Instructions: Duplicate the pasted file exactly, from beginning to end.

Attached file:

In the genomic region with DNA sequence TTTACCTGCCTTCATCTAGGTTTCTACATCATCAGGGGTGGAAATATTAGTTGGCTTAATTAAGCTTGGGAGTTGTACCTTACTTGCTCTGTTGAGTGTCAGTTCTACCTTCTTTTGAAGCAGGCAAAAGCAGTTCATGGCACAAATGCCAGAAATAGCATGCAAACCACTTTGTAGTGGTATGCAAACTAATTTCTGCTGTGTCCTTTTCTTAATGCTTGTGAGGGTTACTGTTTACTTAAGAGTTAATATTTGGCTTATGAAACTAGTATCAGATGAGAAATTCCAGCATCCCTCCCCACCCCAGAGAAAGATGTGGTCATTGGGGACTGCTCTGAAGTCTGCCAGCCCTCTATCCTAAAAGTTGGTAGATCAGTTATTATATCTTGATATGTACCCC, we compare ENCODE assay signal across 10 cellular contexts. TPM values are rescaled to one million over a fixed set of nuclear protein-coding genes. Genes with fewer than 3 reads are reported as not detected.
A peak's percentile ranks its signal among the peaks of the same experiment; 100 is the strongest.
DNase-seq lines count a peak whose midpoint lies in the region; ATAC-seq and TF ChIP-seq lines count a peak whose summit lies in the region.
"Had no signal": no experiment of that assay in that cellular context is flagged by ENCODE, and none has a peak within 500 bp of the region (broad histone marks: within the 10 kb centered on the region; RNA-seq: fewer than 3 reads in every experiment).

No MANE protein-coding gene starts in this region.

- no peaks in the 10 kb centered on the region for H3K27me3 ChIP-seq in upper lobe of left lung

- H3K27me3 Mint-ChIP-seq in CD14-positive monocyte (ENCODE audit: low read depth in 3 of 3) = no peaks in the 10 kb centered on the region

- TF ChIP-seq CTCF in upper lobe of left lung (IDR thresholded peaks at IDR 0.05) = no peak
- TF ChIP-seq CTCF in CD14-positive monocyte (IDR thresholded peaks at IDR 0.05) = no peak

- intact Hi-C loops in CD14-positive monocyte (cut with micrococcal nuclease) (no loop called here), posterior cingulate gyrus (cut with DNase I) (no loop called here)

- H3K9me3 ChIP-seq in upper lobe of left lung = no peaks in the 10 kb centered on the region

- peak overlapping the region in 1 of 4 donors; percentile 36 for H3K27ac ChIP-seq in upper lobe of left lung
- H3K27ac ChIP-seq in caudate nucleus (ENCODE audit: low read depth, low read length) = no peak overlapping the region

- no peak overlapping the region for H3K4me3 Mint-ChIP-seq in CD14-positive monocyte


In the genomic region with DNA sequence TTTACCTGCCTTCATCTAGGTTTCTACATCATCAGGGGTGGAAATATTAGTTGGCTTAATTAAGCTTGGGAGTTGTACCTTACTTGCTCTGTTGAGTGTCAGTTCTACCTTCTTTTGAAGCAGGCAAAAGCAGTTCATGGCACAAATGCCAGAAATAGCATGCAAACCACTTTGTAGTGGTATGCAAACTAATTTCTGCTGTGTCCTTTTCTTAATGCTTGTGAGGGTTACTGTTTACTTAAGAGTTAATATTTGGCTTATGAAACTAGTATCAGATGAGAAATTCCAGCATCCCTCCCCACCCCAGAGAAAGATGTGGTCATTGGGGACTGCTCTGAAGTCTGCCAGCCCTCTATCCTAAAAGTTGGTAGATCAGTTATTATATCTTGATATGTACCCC, we compare ENCODE assay signal across 10 cellular contexts. TPM values are rescaled to one million over a fixed set of nuclear protein-coding genes. Genes with fewer than 3 reads are reported as not detected.
A peak's percentile ranks its signal among the peaks of the same experiment; 100 is the strongest.
DNase-seq lines count a peak whose midpoint lies in the region; ATAC-seq and TF ChIP-seq lines count a peak whose summit lies in the region.
"Had no signal": no experiment of that assay in that cellular context is flagged by ENCODE, and none has a peak within 500 bp of the region (broad histone marks: within the 10 kb centered on the region; RNA-seq: fewer than 3 reads in every experiment).

No MANE protein-coding gene starts in this region.

- no peaks in the 10 kb centered on the region for H3K27me3 ChIP-seq in upper lobe of left lung

- H3K27me3 Mint-ChIP-seq in CD14-positive monocyte (ENCODE audit: low read depth in 3 of 3) = no peaks in the 10 kb centered on the region

- TF ChIP-seq CTCF in upper lobe of left lung (IDR thresholded peaks at IDR 0.05) = no peak
- TF ChIP-seq CTCF in CD14-positive monocyte (IDR thresholded peaks at IDR 0.05) = no peak

- intact Hi-C loops in CD14-positive monocyte (cut with micrococcal nuclease) (no loop called here), posterior cingulate gyrus (cut with DNase I) (no loop called here)

- H3K9me3 ChIP-seq in upper lobe of left lung = no peaks in the 10 kb centered on the region

- peak overlapping the region in 1 of 4 donors; percentile 36 for H3K27ac ChIP-seq in upper lobe of left lung
- H3K27ac ChIP-seq in caudate nucleus (ENCODE audit: low read depth, low read length) = no peak overlapping the region

- no peak overlapping the region for H3K4me3 Mint-ChIP-seq in CD14-positive monocyte